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Environment

Delegates to IWC say compromise on whaling ban doomed to fail

Hopes to find a compromise on how to reduce global whale hunting are falling, and delegates at the International Whaling Commission meeting in Morocco are looking at who is to blame.

A whale

Iceland, Norway and Japan killed 1,500 whales last season

Halfway through the annual meeting of the International Whaling Commission (IWC) in Agadir, Morocco, representatives are saying pro- and anti-whaling advocates have found no common ground.

The conference, which began on Monday, is meant to discuss a proposal by the chair of the commission to suspend a 24-year-old ban on commercial whaling and replace it with an agreement to introduce quotas for countries that continue to hunt.

At the center of the debate are Iceland, Norway and Japan, all of which claim legal exemptions to the ban and collectively hunted 1,500 whales in the 2008-2009 season.

Representatives from around the world expressed extreme pessimism after the first two days of closed-door discussions, with the German delegate calling the proposal a "dead letter" and the US delegate saying the process "lacked political maturity."

Opening of the whaling convention

Delegates expect the decision to be put off for a year

Delay nearly certain

While the convention officially runs until Friday, several delegates have said the most likely outcome would be to put off a vote on the proposal until the IWC reconvenes next year.

"You have to put this document aside for the moment," Brazilian negotiator Fabio Pitaluga told the IWC chairman Wednesday morning. "We need a pause."

Both sides of the whaling debate offered their opinions of who was to blame for the deadlock, with Norwegian commissioner Karsten Klepsvik saying: "Those who are against whaling seem to be willing to accept nothing but nil (quotas), and we cannot accept that."

A spokesman for the Japanese delegation placed the blame on conservationist groups and countries, saying they have spread misinformation to manipulate public opinion.

"Japan has compromised," he said. "Anti-whaling countries have offered nothing. If this process is going to survive, it requires compromise from both sides."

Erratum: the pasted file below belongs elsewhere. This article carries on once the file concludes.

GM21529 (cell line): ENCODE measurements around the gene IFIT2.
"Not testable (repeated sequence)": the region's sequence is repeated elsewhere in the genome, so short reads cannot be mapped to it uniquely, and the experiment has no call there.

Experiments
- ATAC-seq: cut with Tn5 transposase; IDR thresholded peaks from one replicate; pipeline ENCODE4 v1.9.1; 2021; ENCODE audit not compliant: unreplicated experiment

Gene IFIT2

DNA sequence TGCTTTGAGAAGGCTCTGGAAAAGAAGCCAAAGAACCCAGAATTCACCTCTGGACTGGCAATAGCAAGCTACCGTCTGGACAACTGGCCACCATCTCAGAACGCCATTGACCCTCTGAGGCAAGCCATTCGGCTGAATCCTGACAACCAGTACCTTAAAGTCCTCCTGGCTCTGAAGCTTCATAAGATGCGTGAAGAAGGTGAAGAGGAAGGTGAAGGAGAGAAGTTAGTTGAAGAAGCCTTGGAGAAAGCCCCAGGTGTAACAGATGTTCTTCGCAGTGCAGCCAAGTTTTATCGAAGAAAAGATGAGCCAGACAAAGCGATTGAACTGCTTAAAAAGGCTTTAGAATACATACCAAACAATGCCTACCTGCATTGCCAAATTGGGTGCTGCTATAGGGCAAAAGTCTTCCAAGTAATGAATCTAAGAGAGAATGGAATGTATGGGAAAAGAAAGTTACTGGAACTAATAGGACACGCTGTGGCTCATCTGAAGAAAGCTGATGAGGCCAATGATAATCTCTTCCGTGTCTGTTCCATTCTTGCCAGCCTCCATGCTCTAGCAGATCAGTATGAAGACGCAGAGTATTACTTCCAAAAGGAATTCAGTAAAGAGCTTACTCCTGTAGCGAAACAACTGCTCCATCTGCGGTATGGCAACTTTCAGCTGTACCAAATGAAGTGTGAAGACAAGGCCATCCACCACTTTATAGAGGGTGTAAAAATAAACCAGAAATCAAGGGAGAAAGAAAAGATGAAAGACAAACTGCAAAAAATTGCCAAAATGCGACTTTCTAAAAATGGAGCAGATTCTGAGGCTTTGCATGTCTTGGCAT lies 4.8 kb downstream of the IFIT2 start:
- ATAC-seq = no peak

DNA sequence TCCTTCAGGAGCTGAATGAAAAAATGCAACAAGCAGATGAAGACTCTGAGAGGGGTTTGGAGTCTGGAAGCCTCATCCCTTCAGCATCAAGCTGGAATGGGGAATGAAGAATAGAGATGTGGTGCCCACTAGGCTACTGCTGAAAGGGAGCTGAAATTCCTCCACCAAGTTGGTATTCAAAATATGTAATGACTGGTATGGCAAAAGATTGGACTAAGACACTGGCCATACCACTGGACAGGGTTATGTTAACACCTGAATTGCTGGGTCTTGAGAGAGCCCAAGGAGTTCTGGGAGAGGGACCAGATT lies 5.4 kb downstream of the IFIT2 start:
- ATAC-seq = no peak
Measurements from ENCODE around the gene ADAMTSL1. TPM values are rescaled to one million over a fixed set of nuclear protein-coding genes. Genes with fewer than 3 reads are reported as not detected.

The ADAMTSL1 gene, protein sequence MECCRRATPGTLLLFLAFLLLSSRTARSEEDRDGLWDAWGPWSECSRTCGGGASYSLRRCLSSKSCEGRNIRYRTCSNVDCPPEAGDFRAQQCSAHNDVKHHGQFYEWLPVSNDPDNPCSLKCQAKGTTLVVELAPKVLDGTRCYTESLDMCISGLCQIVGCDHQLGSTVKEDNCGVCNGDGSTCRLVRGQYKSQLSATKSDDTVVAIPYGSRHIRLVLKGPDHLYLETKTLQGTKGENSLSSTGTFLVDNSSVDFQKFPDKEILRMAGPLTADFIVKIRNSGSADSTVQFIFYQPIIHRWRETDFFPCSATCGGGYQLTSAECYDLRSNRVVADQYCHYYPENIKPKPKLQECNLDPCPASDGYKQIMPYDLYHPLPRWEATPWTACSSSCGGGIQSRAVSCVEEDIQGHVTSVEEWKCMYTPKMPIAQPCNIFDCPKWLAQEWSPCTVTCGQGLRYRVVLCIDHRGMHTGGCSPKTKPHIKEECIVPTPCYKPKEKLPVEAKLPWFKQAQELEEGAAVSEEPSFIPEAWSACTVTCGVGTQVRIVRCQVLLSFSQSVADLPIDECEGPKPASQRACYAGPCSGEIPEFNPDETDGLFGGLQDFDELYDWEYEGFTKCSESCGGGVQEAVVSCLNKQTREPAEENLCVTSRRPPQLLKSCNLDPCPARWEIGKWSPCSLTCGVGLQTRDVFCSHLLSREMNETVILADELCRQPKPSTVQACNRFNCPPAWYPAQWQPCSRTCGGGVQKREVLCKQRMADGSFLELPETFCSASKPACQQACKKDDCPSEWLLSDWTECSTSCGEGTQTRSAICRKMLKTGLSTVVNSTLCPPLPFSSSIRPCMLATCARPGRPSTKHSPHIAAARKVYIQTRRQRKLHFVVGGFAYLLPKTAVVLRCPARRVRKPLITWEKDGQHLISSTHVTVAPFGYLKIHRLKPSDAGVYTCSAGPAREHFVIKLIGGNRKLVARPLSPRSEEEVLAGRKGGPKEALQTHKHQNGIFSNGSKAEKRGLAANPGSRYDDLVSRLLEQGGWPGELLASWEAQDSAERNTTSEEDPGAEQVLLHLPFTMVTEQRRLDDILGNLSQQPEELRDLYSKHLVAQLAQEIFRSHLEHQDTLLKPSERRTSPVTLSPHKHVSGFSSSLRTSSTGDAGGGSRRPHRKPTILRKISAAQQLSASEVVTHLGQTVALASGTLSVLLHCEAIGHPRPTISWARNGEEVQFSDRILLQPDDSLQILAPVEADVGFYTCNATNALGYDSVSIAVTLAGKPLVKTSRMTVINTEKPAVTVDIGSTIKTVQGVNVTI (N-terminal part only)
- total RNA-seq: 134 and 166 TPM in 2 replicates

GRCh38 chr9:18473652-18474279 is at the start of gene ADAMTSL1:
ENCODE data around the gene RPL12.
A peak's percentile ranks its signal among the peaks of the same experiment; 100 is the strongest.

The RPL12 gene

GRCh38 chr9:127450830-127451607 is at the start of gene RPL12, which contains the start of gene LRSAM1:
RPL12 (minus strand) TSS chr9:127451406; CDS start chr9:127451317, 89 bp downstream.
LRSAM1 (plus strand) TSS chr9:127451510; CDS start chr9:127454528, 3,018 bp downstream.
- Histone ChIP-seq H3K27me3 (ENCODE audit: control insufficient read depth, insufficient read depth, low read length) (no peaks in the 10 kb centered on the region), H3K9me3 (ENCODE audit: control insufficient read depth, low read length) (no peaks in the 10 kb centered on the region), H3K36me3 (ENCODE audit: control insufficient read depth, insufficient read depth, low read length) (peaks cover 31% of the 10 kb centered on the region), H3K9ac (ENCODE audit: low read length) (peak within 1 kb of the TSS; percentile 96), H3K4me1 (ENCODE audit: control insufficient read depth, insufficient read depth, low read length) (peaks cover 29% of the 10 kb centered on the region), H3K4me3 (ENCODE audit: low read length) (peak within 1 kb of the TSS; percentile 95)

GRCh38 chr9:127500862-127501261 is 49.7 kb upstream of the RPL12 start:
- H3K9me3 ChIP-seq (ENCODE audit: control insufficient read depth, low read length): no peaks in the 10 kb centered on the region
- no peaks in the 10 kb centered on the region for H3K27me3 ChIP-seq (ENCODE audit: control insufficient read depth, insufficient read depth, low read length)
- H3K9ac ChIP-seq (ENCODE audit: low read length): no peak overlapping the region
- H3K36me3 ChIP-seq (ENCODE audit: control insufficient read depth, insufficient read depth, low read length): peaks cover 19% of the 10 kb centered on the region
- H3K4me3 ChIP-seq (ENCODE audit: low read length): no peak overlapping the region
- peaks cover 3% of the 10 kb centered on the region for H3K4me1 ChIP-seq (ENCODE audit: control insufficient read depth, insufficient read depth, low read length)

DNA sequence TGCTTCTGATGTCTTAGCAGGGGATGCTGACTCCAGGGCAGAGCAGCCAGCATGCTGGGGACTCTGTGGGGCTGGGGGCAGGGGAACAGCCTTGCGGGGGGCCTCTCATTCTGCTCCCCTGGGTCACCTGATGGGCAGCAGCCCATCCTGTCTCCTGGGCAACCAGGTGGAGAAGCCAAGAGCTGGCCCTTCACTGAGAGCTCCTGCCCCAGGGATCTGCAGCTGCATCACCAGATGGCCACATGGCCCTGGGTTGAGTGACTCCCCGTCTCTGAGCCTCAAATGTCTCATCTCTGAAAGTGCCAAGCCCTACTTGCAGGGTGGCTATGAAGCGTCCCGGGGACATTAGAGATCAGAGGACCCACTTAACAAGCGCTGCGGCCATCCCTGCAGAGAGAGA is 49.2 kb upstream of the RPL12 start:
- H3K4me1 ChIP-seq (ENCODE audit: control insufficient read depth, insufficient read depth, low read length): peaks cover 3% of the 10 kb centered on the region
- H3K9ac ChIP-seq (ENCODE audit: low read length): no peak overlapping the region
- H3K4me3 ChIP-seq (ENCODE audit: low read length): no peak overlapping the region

A dead whale with Japanese children observing

Japan is one of the nations claiming exemption to the whaling ban

Scientists support ban

A group of more than 200 scientists presented the IWC with a petition urging it to maintain the commercial whaling ban, saying it was necessary to ensure the survival of vulnerable species whose populations have been decimated by over-hunting.

"The IWC must not undermine the achievements of the last few decades by again endorsing commercial whaling," the petition said. "There is no evidence that any of the few populations and species known to be increasing have reached, or are anywhere near, the levels that might justify non-zero catch limits."

Japan's claim for exemption to the whaling ban is for scientific research, but the scientists charged that conserving whale populations was far more important and that commercial whaling "meets no essential human need." They added that because the hunted whales live long lives and breed very slowly, they are very difficult to monitor.

Apart from the whaling ban, the conference is also to hear arguments by the Danish delegation that Greenland be permitted to broaden its hunt to include 10 humpback whales per year.

Author: Andrew Bowen (AFP/AP/Reuters)
Editor: Rob Turner

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